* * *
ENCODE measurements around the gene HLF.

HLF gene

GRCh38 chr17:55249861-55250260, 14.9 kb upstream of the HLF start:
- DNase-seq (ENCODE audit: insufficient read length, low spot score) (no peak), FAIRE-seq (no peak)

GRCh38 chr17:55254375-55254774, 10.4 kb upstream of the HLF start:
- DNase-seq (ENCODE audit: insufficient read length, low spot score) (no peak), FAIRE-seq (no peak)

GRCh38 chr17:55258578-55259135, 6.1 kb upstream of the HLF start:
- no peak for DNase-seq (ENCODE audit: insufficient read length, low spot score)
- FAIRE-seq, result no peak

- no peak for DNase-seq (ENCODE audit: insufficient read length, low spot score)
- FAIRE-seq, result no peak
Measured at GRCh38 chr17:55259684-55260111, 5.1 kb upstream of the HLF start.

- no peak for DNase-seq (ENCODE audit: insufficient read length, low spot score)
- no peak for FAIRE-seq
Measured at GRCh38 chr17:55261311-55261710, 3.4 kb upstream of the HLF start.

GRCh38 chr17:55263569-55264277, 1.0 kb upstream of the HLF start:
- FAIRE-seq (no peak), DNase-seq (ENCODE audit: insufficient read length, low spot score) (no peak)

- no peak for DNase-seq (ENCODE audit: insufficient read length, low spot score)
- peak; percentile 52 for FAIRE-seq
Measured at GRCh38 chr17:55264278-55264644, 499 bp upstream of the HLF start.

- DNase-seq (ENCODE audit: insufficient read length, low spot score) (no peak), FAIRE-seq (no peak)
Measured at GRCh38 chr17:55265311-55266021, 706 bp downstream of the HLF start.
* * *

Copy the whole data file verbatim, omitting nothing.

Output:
ENCODE measurements around the gene HLF.

HLF gene

GRCh38 chr17:55249861-55250260, 14.9 kb upstream of the HLF start:
- DNase-seq (ENCODE audit: insufficient read length, low spot score) (no peak), FAIRE-seq (no peak)

GRCh38 chr17:55254375-55254774, 10.4 kb upstream of the HLF start:
- DNase-seq (ENCODE audit: insufficient read length, low spot score) (no peak), FAIRE-seq (no peak)

GRCh38 chr17:55258578-55259135, 6.1 kb upstream of the HLF start:
- no peak for DNase-seq (ENCODE audit: insufficient read length, low spot score)
- FAIRE-seq, result no peak

- no peak for DNase-seq (ENCODE audit: insufficient read length, low spot score)
- FAIRE-seq, result no peak
Measured at GRCh38 chr17:55259684-55260111, 5.1 kb upstream of the HLF start.

- no peak for DNase-seq (ENCODE audit: insufficient read length, low spot score)
- no peak for FAIRE-seq
Measured at GRCh38 chr17:55261311-55261710, 3.4 kb upstream of the HLF start.

GRCh38 chr17:55263569-55264277, 1.0 kb upstream of the HLF start:
- FAIRE-seq (no peak), DNase-seq (ENCODE audit: insufficient read length, low spot score) (no peak)

- no peak for DNase-seq (ENCODE audit: insufficient read length, low spot score)
- peak; percentile 52 for FAIRE-seq
Measured at GRCh38 chr17:55264278-55264644, 499 bp upstream of the HLF start.

- DNase-seq (ENCODE audit: insufficient read length, low spot score) (no peak), FAIRE-seq (no peak)
Measured at GRCh38 chr17:55265311-55266021, 706 bp downstream of the HLF start.